May 19, 2020

[Infographic] How to Ensure Your Day at Work is Perfect

Leadership
success
Business
Infographic
Shane Watson
3 min
[Infographic] How to Ensure Your Day at Work is Perfect

For the amount of time busy executives spend at the office, it is surprising how few people have mastered the art of having a good day. Fortunately, The Huffington Post created an infographic to help plan your day for success.

Related: Top 10 Office Spaces in the USHow they Boost Productivity and Profitabililty 

While we can appreciate the, um, rigidness of this schedule, it may not be feasible for everyone. For example, waking up at 6:30 a.m. then eating breakfast 30 minutes later is a bit confusing—what I am to do for those 30 minutes since the schedule specifically says don’t check email. Am I waking the kids? Reading a newspaper? Walking the dog? 

The infographic suggests that I work out in the morning yet be at the office knocking out my “least desirable tasks” by 9:00 a.m. however in order for this timeline to work, assume that my workout time, shower time and commute time are collectively less than 90 minutes (which they are not, for the record!)

Related: Start Your Day SuccessfullyEveryone Else Does

Therefore, we recommend not taking this chart so literally but instead using it as a guide, especially when you’re physically in the office.

What executives should pay attention to, however, is the timing around the scheduled activities. Notice a pattern? It's pretty clear: work for 52 minutes a time, then take a break for 17 minutes. Think this sounds lazy? Disruptive? Unproductive?

Think again.

Fast Company recently reported the findings of studies done by the University of Toronto and The Draugiem Group, a social networking company, that back up this plan.

Related: [Infographic]: What You Don't Know about Eight Big Businesses

According to the article:

“Using the time-tracking productivity app DeskTime, [The Draugiem Group] conducted an experiment to see what habits set their most productive employees apart. What they found was that the 10 percent of employees with the highest productivity surprisingly didn’t put in longer hours than anyone else. In fact, they didn’t even work full eight-hour days. What they did do was take regular breaks. Specifically, they took 17-minute breaks for every 52 minutes of work.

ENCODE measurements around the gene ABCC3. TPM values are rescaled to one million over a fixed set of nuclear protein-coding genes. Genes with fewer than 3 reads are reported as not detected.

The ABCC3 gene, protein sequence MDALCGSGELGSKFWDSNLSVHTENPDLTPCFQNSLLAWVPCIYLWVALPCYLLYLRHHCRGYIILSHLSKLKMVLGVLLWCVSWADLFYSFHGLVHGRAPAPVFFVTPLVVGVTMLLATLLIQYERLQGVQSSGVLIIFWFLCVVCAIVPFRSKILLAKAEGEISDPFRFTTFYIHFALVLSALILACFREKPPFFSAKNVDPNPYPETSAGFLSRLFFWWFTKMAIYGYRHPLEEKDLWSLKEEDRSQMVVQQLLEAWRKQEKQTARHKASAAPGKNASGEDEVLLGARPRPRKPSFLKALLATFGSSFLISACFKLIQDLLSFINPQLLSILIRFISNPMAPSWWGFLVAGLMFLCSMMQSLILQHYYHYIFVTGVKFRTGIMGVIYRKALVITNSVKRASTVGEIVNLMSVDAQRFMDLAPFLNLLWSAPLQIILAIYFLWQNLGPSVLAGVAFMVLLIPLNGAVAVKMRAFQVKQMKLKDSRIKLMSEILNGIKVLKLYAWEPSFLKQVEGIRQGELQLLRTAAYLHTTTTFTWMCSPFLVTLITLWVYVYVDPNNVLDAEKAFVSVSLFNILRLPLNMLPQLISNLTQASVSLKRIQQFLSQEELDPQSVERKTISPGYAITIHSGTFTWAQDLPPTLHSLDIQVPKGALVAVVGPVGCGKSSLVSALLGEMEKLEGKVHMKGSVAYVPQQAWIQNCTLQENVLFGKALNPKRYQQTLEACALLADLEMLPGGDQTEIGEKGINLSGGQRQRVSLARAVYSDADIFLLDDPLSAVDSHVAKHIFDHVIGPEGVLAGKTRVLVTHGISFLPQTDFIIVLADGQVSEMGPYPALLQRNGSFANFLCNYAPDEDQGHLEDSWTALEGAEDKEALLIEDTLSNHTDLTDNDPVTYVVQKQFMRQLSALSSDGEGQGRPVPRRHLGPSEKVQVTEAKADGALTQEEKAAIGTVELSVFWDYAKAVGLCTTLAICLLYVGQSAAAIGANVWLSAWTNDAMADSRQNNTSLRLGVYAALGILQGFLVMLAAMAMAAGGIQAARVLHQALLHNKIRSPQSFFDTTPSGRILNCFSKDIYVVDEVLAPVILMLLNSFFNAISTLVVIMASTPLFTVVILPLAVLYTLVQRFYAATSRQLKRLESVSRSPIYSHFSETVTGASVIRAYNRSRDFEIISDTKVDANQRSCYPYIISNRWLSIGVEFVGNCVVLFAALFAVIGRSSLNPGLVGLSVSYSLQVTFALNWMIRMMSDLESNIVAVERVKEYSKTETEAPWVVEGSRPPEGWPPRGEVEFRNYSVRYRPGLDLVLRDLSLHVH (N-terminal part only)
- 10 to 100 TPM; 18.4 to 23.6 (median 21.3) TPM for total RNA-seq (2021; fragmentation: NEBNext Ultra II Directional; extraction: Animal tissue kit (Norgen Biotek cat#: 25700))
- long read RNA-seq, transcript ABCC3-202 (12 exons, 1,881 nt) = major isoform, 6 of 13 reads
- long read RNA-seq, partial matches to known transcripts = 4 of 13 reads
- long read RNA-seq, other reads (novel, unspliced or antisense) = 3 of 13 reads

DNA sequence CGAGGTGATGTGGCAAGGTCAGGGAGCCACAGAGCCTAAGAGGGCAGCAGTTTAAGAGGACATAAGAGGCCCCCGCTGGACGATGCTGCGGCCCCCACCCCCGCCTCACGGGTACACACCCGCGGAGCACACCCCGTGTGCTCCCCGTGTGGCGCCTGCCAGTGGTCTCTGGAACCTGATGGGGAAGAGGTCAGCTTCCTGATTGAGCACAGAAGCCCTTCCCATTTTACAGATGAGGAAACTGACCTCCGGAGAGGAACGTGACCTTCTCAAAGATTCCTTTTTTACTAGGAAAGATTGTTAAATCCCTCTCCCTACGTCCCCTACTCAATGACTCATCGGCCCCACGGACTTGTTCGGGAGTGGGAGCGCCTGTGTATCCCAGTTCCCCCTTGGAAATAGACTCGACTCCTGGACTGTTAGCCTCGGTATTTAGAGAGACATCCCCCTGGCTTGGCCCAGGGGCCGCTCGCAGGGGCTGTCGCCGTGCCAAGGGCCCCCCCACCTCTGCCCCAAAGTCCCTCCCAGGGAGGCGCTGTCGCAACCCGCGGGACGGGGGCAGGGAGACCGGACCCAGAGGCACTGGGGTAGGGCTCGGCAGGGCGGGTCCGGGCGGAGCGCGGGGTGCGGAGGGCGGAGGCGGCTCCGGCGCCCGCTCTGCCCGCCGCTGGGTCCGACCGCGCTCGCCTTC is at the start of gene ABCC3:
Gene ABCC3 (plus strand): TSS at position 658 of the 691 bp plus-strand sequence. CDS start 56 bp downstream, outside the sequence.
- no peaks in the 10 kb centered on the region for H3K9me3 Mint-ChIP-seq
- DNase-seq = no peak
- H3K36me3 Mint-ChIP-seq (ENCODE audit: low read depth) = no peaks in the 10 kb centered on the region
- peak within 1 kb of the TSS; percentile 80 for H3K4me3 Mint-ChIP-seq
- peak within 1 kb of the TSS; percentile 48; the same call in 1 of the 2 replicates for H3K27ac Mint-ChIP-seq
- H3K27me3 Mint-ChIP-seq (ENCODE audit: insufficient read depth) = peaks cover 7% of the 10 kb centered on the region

Related: Are Your Business Meetings a Waste of Time?

"The best way to refresh your focus is to step away and take a break," says productivity expert Cathy Sexton, who says the results of The Draugiem Group’s study aren’t surprising.

So while meditating daily at 2:02 p.m. and looking at cute cat videos at 5:29 p.m. may not be activities you wish to include in your daily routine, the break from your desk and the change of pace should be.

Check out the infographic below to see if this specific schedule works for you—or adjust accordingly!

Let's connect! Follow us on Twitter and like us on Facebook 

 

Click here to read the latest edition of Business Review USA

Article sources: 
http://www.fastcompany.com/3035605/how-to-be-a-success-at-everything/the-exact-amount-of-time-you-should-work-every-day 
http://www.huffingtonpost.com/2015/01/23/perfect-workday_n_6524750.html?utm_hp_ref=business 

Share article

Jun 13, 2021

Marketing matters: from IBM to Kyndryl

CMO
Kyndryl
IBM
Leadership
Kate Birch
5 min
Former CMO for IBM Americas Maria Bartolome Winans was recently named CMO for Kyndryl. Maria talks about her new role and her leadership style

Former Chief Marketing Officer for IBM Americas, and an IBM veteran of more than 25 years, Maria Bartolome Winans was recently named CMO for Kyndryl.

Prior to joining Kyndryl as Chief Marketing Officer, Maria had a 25-year career at IBM, most recently as the tech giant’s CMO where she oversaw all marketing professionals and activities across North America, Canada and Latin America. She has held senior global marketing positions in a variety of disciplines and business units across IBM, most notably strategic initiatives in Smarter Cities and Watson Customer Engagement, as well as leading teams in services, business analytics, and mobile and industry solutions. She is known for her work with teams to leverage data, analytics and cloud technologies to build deeper engagements with customers and partners.

With a passion for marketing, business and people, and a recognized expert in data-driven marketing and brand engagement, Maria talks to Business Chief about her new role, her leadership style and what success means to her.